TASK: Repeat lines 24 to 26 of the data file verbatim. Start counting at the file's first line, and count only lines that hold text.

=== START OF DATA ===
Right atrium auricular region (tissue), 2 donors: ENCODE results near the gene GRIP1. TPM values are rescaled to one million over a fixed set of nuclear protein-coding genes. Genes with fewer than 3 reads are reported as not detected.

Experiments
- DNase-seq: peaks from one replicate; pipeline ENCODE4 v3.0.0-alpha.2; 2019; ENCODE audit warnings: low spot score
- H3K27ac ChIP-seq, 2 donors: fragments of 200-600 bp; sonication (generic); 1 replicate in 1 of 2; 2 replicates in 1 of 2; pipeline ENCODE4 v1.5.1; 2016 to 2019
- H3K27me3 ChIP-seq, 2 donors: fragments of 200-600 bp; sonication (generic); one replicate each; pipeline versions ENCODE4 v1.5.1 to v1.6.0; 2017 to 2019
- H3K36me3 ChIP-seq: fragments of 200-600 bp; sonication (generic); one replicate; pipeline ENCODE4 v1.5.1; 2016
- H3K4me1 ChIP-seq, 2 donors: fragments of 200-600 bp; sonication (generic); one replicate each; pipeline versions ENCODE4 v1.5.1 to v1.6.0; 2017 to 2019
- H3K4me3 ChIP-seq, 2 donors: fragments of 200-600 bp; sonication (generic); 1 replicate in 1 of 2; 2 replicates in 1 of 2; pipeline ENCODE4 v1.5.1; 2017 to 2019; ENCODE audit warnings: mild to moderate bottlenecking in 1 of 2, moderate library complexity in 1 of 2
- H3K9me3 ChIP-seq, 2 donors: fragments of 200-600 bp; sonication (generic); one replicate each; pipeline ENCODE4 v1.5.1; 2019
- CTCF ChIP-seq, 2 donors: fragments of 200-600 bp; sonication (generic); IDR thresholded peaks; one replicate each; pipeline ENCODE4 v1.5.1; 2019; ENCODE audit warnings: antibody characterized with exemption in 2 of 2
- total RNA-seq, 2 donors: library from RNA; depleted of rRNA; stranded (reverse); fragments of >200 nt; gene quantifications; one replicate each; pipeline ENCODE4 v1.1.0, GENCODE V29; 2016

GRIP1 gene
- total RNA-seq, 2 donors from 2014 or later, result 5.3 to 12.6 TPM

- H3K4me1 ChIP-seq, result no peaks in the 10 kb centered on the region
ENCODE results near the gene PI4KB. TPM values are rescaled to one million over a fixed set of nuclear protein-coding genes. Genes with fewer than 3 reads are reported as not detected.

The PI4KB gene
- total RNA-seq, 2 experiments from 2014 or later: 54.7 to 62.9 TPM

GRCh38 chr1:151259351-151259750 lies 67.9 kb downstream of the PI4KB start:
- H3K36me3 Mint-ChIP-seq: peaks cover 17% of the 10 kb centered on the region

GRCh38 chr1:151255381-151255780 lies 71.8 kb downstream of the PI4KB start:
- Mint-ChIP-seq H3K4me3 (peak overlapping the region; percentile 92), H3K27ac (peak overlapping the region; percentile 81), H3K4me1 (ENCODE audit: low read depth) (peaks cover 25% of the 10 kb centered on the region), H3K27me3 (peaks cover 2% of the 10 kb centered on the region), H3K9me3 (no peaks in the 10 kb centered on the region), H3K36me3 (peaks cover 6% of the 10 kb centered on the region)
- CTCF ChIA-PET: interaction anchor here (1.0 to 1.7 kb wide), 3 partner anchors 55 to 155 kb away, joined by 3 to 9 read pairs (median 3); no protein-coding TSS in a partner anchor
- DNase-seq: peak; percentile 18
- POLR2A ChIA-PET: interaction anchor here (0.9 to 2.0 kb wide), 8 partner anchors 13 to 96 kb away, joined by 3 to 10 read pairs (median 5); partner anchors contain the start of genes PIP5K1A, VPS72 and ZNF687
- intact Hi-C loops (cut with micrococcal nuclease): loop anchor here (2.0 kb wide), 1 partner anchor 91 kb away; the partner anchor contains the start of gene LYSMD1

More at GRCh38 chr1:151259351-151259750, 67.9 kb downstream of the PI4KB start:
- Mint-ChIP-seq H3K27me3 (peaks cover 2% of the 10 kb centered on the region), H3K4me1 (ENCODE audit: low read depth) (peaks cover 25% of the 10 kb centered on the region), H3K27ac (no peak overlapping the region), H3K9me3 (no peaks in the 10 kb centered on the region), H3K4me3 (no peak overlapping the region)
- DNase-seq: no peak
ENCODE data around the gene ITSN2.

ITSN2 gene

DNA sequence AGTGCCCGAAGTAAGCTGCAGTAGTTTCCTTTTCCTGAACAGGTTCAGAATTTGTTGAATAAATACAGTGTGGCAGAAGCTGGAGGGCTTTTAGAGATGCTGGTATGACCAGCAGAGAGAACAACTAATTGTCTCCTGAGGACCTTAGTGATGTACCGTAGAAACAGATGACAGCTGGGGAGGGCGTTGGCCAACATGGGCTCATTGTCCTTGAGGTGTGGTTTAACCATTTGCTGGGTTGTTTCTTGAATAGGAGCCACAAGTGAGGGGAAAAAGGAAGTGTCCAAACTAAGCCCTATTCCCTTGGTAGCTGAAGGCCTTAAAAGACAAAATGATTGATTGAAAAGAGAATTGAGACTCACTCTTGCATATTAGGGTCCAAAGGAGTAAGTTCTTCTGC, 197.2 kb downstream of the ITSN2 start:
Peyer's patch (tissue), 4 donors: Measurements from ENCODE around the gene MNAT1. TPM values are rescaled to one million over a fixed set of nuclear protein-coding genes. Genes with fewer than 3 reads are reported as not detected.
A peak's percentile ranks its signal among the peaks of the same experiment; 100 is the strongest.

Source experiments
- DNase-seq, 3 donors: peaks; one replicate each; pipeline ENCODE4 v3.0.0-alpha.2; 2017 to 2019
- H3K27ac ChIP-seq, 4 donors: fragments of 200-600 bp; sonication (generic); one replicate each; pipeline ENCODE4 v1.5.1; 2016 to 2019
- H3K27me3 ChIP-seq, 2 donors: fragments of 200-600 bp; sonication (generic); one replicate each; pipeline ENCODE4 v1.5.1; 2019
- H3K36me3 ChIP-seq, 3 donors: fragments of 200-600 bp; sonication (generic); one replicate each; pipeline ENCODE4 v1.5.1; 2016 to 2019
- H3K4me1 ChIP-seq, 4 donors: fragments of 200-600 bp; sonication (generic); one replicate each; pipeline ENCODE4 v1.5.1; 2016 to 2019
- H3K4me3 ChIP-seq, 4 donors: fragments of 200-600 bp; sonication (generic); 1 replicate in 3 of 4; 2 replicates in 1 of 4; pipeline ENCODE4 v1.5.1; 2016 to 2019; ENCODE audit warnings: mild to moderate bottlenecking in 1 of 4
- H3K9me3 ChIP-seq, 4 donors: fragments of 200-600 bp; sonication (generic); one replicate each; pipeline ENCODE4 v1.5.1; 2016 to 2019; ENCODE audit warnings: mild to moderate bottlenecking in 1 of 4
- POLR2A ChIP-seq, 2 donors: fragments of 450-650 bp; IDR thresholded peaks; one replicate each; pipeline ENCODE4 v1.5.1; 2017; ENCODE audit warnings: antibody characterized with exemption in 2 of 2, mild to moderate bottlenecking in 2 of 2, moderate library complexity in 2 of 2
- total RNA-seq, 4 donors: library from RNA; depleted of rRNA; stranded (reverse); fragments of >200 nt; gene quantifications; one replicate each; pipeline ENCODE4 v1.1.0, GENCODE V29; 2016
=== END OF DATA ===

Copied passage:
- POLR2A ChIA-PET: interaction anchor here (0.9 to 2.0 kb wide), 8 partner anchors 13 to 96 kb away, joined by 3 to 10 read pairs (median 5); partner anchors contain the start of genes PIP5K1A, VPS72 and ZNF687
- intact Hi-C loops (cut with micrococcal nuclease): loop anchor here (2.0 kb wide), 1 partner anchor 91 kb away; the partner anchor contains the start of gene LYSMD1

More at GRCh38 chr1:151259351-151259750, 67.9 kb downstream of the PI4KB start: